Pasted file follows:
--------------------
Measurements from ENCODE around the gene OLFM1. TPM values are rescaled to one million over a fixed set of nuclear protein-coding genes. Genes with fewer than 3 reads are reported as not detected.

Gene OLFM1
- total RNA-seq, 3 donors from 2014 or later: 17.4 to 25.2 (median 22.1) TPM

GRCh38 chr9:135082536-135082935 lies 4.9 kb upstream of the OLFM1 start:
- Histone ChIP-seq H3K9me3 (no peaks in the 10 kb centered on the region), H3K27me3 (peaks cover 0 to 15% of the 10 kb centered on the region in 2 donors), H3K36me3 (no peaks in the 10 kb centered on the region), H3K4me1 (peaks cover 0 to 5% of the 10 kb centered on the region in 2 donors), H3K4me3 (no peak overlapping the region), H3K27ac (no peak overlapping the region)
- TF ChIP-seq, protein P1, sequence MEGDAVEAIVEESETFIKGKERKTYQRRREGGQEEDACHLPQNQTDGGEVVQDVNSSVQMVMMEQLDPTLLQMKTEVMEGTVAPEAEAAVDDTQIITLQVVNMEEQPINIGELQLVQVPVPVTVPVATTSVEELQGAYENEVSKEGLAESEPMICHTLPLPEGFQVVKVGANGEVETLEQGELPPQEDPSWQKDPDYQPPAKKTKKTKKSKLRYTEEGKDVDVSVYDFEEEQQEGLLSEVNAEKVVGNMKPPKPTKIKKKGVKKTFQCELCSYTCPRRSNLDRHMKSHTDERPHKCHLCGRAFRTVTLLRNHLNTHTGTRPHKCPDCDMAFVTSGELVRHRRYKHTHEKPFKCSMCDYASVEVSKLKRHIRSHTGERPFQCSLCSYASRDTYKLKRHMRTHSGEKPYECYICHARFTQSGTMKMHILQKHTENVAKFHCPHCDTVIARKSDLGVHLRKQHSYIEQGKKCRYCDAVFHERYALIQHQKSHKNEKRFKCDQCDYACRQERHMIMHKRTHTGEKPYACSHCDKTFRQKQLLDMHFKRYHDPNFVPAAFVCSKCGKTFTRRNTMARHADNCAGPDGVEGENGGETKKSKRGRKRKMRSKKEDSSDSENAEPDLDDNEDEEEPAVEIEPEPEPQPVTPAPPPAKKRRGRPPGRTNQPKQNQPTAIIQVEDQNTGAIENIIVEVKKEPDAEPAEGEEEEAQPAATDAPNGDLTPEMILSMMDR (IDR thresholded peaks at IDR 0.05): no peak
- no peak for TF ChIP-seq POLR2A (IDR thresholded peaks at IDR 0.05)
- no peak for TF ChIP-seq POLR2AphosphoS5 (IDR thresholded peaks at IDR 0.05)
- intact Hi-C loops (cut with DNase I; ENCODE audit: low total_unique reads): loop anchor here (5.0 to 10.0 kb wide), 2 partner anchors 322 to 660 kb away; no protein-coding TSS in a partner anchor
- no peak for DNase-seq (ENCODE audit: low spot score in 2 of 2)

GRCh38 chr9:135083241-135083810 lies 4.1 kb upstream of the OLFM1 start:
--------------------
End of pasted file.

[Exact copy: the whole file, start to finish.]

Measurements from ENCODE around the gene OLFM1. TPM values are rescaled to one million over a fixed set of nuclear protein-coding genes. Genes with fewer than 3 reads are reported as not detected.

Gene OLFM1
- total RNA-seq, 3 donors from 2014 or later: 17.4 to 25.2 (median 22.1) TPM

GRCh38 chr9:135082536-135082935 lies 4.9 kb upstream of the OLFM1 start:
- Histone ChIP-seq H3K9me3 (no peaks in the 10 kb centered on the region), H3K27me3 (peaks cover 0 to 15% of the 10 kb centered on the region in 2 donors), H3K36me3 (no peaks in the 10 kb centered on the region), H3K4me1 (peaks cover 0 to 5% of the 10 kb centered on the region in 2 donors), H3K4me3 (no peak overlapping the region), H3K27ac (no peak overlapping the region)
- TF ChIP-seq, protein P1, sequence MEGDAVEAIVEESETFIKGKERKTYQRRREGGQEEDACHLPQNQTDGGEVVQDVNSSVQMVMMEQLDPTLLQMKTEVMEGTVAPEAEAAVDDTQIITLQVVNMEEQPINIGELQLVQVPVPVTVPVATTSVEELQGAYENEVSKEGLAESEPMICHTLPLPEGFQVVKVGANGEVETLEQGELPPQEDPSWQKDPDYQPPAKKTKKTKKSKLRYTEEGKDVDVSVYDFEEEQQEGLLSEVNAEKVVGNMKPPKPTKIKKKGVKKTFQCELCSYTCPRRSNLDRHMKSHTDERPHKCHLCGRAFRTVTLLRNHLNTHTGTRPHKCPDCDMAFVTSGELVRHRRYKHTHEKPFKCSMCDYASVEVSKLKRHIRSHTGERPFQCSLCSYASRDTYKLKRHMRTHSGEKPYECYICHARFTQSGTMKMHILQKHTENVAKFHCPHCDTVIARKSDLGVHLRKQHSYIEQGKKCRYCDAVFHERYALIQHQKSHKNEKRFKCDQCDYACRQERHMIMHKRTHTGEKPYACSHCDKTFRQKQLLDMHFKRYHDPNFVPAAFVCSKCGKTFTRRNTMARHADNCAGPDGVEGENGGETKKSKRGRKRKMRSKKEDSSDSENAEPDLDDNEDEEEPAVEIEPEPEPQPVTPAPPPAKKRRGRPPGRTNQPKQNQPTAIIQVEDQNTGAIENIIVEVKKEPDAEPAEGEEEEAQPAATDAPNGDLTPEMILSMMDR (IDR thresholded peaks at IDR 0.05): no peak
- no peak for TF ChIP-seq POLR2A (IDR thresholded peaks at IDR 0.05)
- no peak for TF ChIP-seq POLR2AphosphoS5 (IDR thresholded peaks at IDR 0.05)
- intact Hi-C loops (cut with DNase I; ENCODE audit: low total_unique reads): loop anchor here (5.0 to 10.0 kb wide), 2 partner anchors 322 to 660 kb away; no protein-coding TSS in a partner anchor
- no peak for DNase-seq (ENCODE audit: low spot score in 2 of 2)

GRCh38 chr9:135083241-135083810 lies 4.1 kb upstream of the OLFM1 start: